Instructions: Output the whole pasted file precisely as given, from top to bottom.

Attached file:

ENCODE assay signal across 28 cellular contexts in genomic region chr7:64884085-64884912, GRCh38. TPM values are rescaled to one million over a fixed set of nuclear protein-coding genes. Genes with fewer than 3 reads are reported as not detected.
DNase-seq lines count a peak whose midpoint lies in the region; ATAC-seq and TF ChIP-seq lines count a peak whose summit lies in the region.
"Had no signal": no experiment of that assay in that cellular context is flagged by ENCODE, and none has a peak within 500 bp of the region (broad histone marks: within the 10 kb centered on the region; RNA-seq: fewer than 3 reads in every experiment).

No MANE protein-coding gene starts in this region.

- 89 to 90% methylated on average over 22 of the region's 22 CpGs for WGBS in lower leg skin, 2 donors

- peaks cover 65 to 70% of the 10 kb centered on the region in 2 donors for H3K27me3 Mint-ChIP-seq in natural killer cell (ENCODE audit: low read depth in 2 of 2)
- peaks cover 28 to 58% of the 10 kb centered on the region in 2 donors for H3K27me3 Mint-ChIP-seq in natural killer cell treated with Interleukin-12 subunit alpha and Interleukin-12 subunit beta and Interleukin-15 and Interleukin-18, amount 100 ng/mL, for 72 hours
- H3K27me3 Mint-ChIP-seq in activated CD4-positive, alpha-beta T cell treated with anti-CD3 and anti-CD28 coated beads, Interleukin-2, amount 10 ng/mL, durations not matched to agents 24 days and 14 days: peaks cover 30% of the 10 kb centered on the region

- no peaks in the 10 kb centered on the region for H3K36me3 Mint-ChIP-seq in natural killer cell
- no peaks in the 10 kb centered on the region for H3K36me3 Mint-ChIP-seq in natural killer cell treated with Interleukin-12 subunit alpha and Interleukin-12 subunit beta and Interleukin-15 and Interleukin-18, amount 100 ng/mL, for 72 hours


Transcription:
ENCODE assay signal across 28 cellular contexts in genomic region chr7:64884085-64884912, GRCh38. TPM values are rescaled to one million over a fixed set of nuclear protein-coding genes. Genes with fewer than 3 reads are reported as not detected.
DNase-seq lines count a peak whose midpoint lies in the region; ATAC-seq and TF ChIP-seq lines count a peak whose summit lies in the region.
"Had no signal": no experiment of that assay in that cellular context is flagged by ENCODE, and none has a peak within 500 bp of the region (broad histone marks: within the 10 kb centered on the region; RNA-seq: fewer than 3 reads in every experiment).

No MANE protein-coding gene starts in this region.

- 89 to 90% methylated on average over 22 of the region's 22 CpGs for WGBS in lower leg skin, 2 donors

- peaks cover 65 to 70% of the 10 kb centered on the region in 2 donors for H3K27me3 Mint-ChIP-seq in natural killer cell (ENCODE audit: low read depth in 2 of 2)
- peaks cover 28 to 58% of the 10 kb centered on the region in 2 donors for H3K27me3 Mint-ChIP-seq in natural killer cell treated with Interleukin-12 subunit alpha and Interleukin-12 subunit beta and Interleukin-15 and Interleukin-18, amount 100 ng/mL, for 72 hours
- H3K27me3 Mint-ChIP-seq in activated CD4-positive, alpha-beta T cell treated with anti-CD3 and anti-CD28 coated beads, Interleukin-2, amount 10 ng/mL, durations not matched to agents 24 days and 14 days: peaks cover 30% of the 10 kb centered on the region

- no peaks in the 10 kb centered on the region for H3K36me3 Mint-ChIP-seq in natural killer cell
- no peaks in the 10 kb centered on the region for H3K36me3 Mint-ChIP-seq in natural killer cell treated with Interleukin-12 subunit alpha and Interleukin-12 subunit beta and Interleukin-15 and Interleukin-18, amount 100 ng/mL, for 72 hours